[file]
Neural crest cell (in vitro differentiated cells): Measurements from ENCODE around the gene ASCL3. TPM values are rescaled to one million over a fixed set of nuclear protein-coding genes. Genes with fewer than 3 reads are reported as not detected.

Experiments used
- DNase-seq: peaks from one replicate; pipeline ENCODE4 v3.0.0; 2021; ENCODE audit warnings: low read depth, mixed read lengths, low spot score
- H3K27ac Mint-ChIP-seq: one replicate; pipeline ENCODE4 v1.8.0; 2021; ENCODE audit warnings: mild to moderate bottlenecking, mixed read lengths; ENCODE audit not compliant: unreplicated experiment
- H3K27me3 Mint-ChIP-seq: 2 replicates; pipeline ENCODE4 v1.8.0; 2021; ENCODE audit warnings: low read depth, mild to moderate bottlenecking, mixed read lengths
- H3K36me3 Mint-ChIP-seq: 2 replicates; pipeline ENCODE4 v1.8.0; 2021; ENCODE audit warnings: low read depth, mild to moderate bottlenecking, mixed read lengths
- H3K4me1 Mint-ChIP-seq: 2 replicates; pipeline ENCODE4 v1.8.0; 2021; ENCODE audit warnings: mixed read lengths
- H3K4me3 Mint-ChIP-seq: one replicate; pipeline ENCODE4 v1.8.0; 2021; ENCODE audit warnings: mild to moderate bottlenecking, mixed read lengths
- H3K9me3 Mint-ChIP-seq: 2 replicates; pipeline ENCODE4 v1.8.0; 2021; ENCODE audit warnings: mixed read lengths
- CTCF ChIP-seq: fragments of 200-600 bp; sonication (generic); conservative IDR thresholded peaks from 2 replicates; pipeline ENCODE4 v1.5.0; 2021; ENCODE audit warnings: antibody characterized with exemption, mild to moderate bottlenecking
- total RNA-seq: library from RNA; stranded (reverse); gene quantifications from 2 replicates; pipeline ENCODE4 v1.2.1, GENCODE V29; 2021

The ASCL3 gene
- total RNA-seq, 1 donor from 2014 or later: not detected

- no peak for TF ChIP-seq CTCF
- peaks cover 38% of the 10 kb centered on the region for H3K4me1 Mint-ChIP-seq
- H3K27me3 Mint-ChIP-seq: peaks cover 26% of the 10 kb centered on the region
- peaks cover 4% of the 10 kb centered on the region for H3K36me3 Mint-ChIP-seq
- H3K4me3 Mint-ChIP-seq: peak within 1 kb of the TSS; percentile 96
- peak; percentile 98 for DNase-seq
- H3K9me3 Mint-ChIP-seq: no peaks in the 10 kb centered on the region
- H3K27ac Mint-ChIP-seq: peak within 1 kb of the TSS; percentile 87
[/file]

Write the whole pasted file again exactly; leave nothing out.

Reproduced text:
Neural crest cell (in vitro differentiated cells): Measurements from ENCODE around the gene ASCL3. TPM values are rescaled to one million over a fixed set of nuclear protein-coding genes. Genes with fewer than 3 reads are reported as not detected.

Experiments used
- DNase-seq: peaks from one replicate; pipeline ENCODE4 v3.0.0; 2021; ENCODE audit warnings: low read depth, mixed read lengths, low spot score
- H3K27ac Mint-ChIP-seq: one replicate; pipeline ENCODE4 v1.8.0; 2021; ENCODE audit warnings: mild to moderate bottlenecking, mixed read lengths; ENCODE audit not compliant: unreplicated experiment
- H3K27me3 Mint-ChIP-seq: 2 replicates; pipeline ENCODE4 v1.8.0; 2021; ENCODE audit warnings: low read depth, mild to moderate bottlenecking, mixed read lengths
- H3K36me3 Mint-ChIP-seq: 2 replicates; pipeline ENCODE4 v1.8.0; 2021; ENCODE audit warnings: low read depth, mild to moderate bottlenecking, mixed read lengths
- H3K4me1 Mint-ChIP-seq: 2 replicates; pipeline ENCODE4 v1.8.0; 2021; ENCODE audit warnings: mixed read lengths
- H3K4me3 Mint-ChIP-seq: one replicate; pipeline ENCODE4 v1.8.0; 2021; ENCODE audit warnings: mild to moderate bottlenecking, mixed read lengths
- H3K9me3 Mint-ChIP-seq: 2 replicates; pipeline ENCODE4 v1.8.0; 2021; ENCODE audit warnings: mixed read lengths
- CTCF ChIP-seq: fragments of 200-600 bp; sonication (generic); conservative IDR thresholded peaks from 2 replicates; pipeline ENCODE4 v1.5.0; 2021; ENCODE audit warnings: antibody characterized with exemption, mild to moderate bottlenecking
- total RNA-seq: library from RNA; stranded (reverse); gene quantifications from 2 replicates; pipeline ENCODE4 v1.2.1, GENCODE V29; 2021

The ASCL3 gene
- total RNA-seq, 1 donor from 2014 or later: not detected

- no peak for TF ChIP-seq CTCF
- peaks cover 38% of the 10 kb centered on the region for H3K4me1 Mint-ChIP-seq
- H3K27me3 Mint-ChIP-seq: peaks cover 26% of the 10 kb centered on the region
- peaks cover 4% of the 10 kb centered on the region for H3K36me3 Mint-ChIP-seq
- H3K4me3 Mint-ChIP-seq: peak within 1 kb of the TSS; percentile 96
- peak; percentile 98 for DNase-seq
- H3K9me3 Mint-ChIP-seq: no peaks in the 10 kb centered on the region
- H3K27ac Mint-ChIP-seq: peak within 1 kb of the TSS; percentile 87